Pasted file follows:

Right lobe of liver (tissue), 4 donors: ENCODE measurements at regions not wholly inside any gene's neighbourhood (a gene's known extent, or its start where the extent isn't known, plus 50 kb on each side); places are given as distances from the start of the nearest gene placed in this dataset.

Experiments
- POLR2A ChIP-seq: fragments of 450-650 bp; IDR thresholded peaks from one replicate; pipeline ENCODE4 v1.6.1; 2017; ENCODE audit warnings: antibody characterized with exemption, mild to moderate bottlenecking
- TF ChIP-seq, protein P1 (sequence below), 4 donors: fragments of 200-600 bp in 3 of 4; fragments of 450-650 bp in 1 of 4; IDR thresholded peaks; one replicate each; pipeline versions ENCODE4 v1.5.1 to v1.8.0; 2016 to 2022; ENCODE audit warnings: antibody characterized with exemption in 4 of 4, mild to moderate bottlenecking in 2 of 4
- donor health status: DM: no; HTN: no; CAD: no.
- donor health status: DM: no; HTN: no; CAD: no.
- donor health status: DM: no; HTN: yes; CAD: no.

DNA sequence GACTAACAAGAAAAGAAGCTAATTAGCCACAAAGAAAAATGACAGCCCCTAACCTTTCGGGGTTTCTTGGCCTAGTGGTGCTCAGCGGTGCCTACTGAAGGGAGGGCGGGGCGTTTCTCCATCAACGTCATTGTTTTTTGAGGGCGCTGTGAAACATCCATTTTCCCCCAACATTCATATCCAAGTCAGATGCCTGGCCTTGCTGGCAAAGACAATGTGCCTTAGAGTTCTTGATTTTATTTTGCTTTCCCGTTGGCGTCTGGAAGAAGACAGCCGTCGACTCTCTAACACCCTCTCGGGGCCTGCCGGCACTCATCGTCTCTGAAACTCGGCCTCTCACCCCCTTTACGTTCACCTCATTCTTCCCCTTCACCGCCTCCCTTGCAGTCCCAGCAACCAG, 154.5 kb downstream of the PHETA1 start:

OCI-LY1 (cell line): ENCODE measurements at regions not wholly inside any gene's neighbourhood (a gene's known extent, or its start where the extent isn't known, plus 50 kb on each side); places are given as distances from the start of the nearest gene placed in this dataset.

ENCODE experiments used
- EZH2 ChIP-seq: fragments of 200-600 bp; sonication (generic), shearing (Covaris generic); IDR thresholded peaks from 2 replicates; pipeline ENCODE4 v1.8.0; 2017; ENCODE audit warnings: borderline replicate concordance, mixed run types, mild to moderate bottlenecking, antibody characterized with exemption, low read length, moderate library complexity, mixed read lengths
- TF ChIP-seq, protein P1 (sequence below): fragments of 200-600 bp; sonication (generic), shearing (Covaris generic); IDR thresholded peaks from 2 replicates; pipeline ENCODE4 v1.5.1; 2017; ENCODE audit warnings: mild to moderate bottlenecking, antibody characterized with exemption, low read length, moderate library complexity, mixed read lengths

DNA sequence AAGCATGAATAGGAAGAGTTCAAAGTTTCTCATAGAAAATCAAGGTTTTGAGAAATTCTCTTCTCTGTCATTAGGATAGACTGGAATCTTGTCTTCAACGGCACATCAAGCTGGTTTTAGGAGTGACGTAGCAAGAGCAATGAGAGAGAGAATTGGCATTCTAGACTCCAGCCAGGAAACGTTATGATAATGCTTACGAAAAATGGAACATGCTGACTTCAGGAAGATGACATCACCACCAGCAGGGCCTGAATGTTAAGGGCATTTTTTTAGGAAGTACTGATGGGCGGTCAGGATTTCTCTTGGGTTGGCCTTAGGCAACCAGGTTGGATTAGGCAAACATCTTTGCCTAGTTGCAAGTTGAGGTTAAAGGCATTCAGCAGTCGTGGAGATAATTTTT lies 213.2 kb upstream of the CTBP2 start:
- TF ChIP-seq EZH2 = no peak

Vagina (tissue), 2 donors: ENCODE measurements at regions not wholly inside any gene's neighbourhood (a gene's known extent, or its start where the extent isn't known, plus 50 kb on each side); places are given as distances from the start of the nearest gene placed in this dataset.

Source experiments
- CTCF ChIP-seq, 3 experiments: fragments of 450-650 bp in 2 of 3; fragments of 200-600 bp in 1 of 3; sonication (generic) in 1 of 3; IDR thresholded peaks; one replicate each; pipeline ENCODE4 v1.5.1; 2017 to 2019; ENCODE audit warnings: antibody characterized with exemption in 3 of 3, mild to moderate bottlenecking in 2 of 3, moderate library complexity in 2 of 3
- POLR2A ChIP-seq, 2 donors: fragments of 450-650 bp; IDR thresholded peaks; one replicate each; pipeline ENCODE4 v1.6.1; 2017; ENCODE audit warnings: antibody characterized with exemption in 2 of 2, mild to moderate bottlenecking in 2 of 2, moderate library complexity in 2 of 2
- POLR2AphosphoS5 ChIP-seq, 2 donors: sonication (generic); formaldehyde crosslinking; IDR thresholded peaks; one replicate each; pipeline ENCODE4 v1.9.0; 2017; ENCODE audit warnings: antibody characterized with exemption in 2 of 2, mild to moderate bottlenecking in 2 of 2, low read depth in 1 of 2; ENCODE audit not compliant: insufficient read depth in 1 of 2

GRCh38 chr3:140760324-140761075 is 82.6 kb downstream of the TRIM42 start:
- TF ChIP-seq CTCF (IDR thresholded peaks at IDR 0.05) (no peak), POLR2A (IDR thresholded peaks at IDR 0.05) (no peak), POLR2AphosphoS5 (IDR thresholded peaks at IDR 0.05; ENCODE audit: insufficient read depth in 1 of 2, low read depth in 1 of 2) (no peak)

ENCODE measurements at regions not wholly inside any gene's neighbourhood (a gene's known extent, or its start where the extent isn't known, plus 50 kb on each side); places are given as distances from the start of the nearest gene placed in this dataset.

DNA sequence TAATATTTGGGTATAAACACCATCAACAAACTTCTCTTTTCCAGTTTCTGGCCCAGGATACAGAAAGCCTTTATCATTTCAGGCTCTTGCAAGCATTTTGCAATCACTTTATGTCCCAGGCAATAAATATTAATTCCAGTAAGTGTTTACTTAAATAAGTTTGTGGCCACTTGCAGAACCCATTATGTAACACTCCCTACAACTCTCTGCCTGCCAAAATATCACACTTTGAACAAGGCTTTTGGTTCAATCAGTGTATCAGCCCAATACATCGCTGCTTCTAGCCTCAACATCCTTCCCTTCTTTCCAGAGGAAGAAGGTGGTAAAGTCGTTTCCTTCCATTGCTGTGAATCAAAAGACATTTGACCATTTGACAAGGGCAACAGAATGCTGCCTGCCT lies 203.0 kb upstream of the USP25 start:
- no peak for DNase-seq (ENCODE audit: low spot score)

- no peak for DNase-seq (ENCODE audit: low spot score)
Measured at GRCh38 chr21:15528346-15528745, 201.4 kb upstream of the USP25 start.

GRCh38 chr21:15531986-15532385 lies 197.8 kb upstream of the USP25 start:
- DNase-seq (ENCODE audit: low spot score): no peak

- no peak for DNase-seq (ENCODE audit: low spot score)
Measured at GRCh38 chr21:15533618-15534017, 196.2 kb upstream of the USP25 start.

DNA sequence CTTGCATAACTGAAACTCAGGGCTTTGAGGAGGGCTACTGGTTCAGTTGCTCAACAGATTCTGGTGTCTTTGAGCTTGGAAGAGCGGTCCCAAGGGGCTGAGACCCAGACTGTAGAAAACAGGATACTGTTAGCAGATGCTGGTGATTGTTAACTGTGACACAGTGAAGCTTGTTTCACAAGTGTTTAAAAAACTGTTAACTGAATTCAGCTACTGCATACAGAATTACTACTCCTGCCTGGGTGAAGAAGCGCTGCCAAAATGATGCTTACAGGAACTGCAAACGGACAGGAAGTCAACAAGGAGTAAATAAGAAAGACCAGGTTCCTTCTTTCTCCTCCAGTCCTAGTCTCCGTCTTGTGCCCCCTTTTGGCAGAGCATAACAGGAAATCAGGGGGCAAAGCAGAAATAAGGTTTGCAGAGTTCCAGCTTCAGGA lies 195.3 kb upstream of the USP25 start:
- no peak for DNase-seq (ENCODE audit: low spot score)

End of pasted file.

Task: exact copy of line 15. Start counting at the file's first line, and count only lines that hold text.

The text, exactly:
Vagina (tissue), 2 donors: ENCODE measurements at regions not wholly inside any gene's neighbourhood (a gene's known extent, or its start where the extent isn't known, plus 50 kb on each side); places are given as distances from the start of the nearest gene placed in this dataset.